General aviation pilots are still needed to help deliver relief supplies in South Carolina after severe flooding, caused in part by Hurricane Joaquin, devastated the area.
AERObridge is seeking six to eight pilots to fly from Jim Hamilton L.B. Owens Airport in Columbia, South Carolina, to Georgetown County Airport in Georgetown on Oct. 16, which “is the closest airport from which we have usable roads to the area these supplies are needed,” the nonprofit disaster relief and coordination group said in a news release.
“To date, AERObridge has transported over 3 tons of food and water to assist the residents of South Carolina who have suffered so much,” the group said. “Our work is not yet finished.”
AERObridge coordinated with state and county agencies and emergency operation centers to get supplies where they were needed most.
On Oct. 9, relief flights delivered supplies to Santee Cooper Regional Airport in Manning, South Carolina, where they were transported to a shelter serving more than 200 people who had been displaced by the flooding. “When our Director of Operations arrived at the shelter with the supplies, there was no food in the kitchen and another 5 busses of people had just arrived,” AERObridge reported. “We were able to fill the gap until supplies were sent via road.”
In addition to notifying members of AERObridge’s need for volunteer pilots, AOPA donated $5,000 for the group to purchase supplies such as bottled water, dry cereal, powdered milk, juice, grits, oatmeal, pasta, rice, and canned goods that were delivered during the Oct. 11 airlift that included 10 aircraft.
“AERObridge would like to thank AOPA for alerting their members and all who registered their aircraft to assist in our South Carolina relief efforts,” the group said in a press release. Those who wish to participate in the ongoing efforts in South Carolina can register on the AERObridge website. The group also is collecting monetary donations to purchase supplies for delivery.
AOPA also donated $5,000 to Florida-based Tropic Ocean Airways to purchase supplies for their relief flights to the Bahamas. The company initially used its Cessna Caravans on floats to deliver much-needed supplies to islands where airports were temporarily closed because of flooding or other damage.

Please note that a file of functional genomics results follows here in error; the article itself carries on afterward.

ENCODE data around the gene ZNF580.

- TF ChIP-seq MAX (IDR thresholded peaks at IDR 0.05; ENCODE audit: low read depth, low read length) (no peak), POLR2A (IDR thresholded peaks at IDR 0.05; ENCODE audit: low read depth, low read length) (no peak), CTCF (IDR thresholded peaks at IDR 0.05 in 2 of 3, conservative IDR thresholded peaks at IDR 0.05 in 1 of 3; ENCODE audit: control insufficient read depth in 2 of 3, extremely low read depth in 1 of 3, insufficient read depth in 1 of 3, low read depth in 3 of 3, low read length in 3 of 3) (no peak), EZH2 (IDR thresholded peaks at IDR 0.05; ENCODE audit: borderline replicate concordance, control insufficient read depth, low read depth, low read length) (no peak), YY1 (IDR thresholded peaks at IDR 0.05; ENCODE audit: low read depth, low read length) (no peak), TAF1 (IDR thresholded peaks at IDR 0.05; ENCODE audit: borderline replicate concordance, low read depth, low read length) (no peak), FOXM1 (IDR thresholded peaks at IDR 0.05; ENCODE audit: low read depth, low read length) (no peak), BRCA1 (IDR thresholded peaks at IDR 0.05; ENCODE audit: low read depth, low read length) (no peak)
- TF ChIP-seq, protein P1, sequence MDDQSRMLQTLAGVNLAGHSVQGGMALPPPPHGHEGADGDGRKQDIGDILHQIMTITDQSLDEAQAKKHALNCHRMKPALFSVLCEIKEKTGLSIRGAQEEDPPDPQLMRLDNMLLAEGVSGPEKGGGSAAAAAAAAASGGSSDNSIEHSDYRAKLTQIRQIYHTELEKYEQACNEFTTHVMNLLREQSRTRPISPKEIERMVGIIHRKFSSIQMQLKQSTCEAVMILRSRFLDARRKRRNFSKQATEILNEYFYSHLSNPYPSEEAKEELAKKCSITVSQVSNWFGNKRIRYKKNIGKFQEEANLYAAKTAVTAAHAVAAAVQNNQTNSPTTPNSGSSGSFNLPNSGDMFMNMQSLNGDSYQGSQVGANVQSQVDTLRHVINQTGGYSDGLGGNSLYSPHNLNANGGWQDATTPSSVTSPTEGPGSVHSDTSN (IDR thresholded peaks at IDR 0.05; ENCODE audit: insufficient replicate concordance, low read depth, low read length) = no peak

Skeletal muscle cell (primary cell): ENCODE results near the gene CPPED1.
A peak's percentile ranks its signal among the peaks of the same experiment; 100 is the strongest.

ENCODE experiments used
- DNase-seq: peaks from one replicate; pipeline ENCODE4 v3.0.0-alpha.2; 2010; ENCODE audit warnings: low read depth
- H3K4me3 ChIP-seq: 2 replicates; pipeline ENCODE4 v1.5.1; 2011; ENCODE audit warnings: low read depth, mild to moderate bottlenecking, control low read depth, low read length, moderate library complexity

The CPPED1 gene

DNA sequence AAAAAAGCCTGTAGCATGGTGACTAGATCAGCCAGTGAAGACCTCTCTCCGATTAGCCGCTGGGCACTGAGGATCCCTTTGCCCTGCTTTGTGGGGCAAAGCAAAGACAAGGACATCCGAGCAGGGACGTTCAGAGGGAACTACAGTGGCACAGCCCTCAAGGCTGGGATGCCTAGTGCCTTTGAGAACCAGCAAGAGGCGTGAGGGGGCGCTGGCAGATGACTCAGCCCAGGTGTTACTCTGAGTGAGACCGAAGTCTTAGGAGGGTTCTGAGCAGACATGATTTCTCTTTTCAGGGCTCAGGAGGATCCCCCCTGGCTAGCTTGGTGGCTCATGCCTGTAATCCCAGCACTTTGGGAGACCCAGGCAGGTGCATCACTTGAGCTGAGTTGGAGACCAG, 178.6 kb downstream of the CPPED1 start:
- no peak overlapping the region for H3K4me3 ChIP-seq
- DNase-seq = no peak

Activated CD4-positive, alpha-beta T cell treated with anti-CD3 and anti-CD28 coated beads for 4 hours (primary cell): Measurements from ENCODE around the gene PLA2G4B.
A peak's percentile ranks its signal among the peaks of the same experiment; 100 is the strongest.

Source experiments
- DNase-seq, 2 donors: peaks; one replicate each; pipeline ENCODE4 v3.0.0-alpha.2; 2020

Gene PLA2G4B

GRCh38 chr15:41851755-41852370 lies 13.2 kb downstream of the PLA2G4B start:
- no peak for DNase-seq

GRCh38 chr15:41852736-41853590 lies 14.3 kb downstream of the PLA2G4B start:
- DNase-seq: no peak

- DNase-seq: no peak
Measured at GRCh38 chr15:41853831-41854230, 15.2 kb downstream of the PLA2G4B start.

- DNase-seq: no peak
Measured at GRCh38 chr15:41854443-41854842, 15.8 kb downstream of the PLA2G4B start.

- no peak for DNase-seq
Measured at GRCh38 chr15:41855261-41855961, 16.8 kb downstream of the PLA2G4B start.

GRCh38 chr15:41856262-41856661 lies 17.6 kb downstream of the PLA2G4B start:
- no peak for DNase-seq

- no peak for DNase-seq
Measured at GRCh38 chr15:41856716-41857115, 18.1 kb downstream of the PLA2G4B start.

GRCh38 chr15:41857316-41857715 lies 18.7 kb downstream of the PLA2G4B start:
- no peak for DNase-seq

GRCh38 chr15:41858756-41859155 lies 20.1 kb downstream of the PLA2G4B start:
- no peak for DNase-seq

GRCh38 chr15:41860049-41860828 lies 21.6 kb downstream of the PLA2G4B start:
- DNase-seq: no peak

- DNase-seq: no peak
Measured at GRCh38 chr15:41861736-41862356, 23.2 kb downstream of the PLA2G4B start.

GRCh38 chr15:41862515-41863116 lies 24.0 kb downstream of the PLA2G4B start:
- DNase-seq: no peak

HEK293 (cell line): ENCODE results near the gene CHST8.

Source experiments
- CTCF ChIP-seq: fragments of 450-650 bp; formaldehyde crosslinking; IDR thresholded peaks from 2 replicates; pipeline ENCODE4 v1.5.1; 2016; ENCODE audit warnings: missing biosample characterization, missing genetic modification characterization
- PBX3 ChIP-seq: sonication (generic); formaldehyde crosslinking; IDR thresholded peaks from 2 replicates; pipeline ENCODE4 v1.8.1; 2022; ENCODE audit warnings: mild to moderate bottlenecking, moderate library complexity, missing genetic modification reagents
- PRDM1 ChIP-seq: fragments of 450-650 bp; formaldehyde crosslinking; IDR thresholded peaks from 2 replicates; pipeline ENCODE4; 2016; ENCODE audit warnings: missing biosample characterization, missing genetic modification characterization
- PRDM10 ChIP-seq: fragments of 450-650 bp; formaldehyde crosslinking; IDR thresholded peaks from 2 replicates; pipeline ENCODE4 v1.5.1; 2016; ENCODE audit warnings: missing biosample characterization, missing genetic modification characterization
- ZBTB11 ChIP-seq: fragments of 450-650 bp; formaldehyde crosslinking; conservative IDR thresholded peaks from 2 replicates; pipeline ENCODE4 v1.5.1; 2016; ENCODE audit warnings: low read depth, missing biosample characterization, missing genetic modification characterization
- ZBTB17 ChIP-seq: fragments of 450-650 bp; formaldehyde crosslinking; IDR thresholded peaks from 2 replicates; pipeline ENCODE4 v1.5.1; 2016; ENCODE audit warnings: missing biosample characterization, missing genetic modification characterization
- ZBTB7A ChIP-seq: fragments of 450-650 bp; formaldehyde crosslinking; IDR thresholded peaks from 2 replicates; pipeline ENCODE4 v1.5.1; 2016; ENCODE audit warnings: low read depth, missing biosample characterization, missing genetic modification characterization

"The majority of the airports were closed" immediately following the hurricane, Tropic Ocean Airways CEO Rob Ceravolo wrote in an email to AOPA. "In addition, most of the roads were impassable, so even islands with open airports were struggling to get supplies to those in need. The seaplanes offered us direct access to these areas."
Since the company got involved Oct. 3, it has delivered about 50,000 pounds of supplies in its wheeled and amphibious Caravans, Ceravolo wrote. The company dedicated its entire fleet of Caravans to the mission, working with the Bahamian government and Red Cross of the Bahamas. The company’s pilots have helped evacuate more than 30 people, including a couple in their 90s. The majority of the company's efforts provided initial emergency relief to areas completely cut off, but it continues to help as needed while "allowing the humanitarian organizations to do what they need to do in the relief" as more airports open, Ceravolo explained.
"The Bahamas are our second home...the people in the family island are our extended family," Ceravolo wrote, later adding that "the smiles and hugs we received last week make it all worthwhile."
“The general aviation community is a generous group, donating their time, aircraft, and supplies to aid others in need,” said AOPA President Mark Baker. “Our donation is a small part of this community effort, and we applaud all of the pilots and organizations working day in and day out to bring relief to the hardest hit areas of South Carolina and the Bahamas Islands.”